Red Bull Fined $7M, Wind Tunnel Testing Restricted Over 2021 F1 Cost Cap Breach

Red Bull Racing’s punishment for overspending during the 2021 season consists of a modest fine—and the loss of some crucial aero development opportunities.

byJames Gilboy|
Red Bull Racing driver Max Verstappen at the 2022 United States Grand Prix
Red Bull Racing

Red Bull Racing has entered an Accepted Breach Agreement with Formula 1 after being found guilty of overspending during the 2021 season. The team will pay $7 million plus administrative fees, as well as lose some crucial aerodynamic development resources.

Red Bull was found to have exceeded 2021's $145 million cost cap by 432,652 GBP (approximately $501,000), or 0.37%, according to This qualifies as a "minor breach," and falls within the 5% overspend margin. The FIA stated its investigation found "no [...] evidence that RBR (Red Bull Racing) has sought at any time to act in bad faith, dishonestly or in fraudulent manner, nor has it willfully concealed any information from the Cost Cap Administration." It offered Red Bull its punitive terms under the Accepted Breach Agreement, which the team accepted.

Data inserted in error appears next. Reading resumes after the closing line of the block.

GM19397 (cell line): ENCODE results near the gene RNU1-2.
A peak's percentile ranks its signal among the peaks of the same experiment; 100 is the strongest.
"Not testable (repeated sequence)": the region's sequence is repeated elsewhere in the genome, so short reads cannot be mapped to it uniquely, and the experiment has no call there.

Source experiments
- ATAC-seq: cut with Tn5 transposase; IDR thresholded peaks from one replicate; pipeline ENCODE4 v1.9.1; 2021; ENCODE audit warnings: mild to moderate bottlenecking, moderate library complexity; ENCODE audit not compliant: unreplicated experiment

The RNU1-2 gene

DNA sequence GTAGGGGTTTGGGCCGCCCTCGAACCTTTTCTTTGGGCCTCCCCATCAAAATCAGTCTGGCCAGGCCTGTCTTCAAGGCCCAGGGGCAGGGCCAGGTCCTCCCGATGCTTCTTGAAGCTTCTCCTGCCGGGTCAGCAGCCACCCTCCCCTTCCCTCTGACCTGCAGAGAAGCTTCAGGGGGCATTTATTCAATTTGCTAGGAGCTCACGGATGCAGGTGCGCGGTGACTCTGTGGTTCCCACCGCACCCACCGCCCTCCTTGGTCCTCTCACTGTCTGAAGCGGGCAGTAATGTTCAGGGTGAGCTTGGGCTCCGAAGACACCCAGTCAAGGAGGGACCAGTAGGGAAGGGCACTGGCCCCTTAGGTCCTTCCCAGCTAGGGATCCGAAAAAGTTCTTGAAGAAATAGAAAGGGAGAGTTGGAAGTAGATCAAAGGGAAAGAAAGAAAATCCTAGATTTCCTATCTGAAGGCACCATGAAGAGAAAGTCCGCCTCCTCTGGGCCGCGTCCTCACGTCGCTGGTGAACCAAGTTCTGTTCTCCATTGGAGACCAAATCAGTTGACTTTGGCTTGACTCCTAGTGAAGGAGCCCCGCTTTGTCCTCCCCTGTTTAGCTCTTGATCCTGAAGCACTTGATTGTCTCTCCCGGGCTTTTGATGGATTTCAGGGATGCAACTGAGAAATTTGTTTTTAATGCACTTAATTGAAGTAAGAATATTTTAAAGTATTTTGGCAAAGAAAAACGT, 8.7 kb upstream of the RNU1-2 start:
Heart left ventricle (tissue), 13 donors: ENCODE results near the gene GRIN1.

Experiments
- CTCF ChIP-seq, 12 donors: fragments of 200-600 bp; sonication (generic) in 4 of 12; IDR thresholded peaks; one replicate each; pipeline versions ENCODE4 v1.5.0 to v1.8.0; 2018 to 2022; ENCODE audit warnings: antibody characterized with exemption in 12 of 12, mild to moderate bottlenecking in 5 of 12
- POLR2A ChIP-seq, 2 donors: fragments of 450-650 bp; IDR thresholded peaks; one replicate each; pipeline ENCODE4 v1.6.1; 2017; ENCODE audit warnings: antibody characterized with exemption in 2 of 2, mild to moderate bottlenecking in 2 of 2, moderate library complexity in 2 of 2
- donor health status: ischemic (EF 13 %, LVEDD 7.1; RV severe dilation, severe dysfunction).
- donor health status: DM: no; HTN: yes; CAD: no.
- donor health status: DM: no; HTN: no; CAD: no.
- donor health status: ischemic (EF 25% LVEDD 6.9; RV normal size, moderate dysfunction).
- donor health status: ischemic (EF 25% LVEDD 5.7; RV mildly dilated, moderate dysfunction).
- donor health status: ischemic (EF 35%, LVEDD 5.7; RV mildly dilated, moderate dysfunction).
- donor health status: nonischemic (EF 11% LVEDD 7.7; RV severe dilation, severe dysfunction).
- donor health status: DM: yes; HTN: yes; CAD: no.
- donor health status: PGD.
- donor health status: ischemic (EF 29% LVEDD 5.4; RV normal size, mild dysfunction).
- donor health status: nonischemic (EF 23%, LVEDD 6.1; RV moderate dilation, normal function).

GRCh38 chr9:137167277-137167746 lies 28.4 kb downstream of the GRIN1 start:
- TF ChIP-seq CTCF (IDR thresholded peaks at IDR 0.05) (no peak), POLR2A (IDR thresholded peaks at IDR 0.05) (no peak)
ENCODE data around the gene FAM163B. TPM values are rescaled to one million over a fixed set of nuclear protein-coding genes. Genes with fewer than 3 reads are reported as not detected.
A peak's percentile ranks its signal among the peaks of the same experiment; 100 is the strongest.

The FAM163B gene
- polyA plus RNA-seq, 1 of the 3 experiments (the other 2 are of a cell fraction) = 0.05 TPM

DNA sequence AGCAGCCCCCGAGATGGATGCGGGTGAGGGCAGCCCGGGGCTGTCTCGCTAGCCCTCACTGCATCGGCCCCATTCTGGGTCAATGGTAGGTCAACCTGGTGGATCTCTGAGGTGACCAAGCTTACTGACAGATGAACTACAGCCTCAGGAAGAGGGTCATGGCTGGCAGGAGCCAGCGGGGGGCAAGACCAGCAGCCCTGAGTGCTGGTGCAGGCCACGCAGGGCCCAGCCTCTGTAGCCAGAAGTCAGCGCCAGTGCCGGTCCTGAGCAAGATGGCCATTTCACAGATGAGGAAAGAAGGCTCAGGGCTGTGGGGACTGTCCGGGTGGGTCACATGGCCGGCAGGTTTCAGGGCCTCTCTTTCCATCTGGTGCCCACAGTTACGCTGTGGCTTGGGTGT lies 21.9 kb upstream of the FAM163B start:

Max Verstappen at the 2022 United States Grand Prix. Red Bull Racing

The Agreement's terms encompass a $7 million fine that is due to the FIA within 30 days, plus payment for the administrative costs associated with the Agreement's preparation. It also includes a 10% reduction in Restricted Wind Tunnel Testing and Restricted Computational Fluid Dynamics testing, both of which are vital for aero development. Any violation in association with the terms will be met with additional penalties from the Cost Cap Adjudication panel.

The FIA states this verdict is final, and that it will not accept any appeals. The result may partially satisfy outspoken critics of the FIA's handling of the overspend debacle, such as McLaren Racing CEO Zak Brown, who called for a loss of wind tunnel time in a letter calling out Red Bull for "cheating." This may amount to the more consequential of the two penalties, as $7 million is effectively pocket change to a team that, until recently, spent hundreds of millions annually, and is backed by a global beverages company. Losing aero development resources, however, could hinder 2023 car design, which could have cascading effects on subsequent seasons for up to the duration of the current regulatory era.

It's also entirely possible for Red Bull's momentum in 2022 to carry it forward though, making the penalties for its overspend as consequential as a slap on the wrist.

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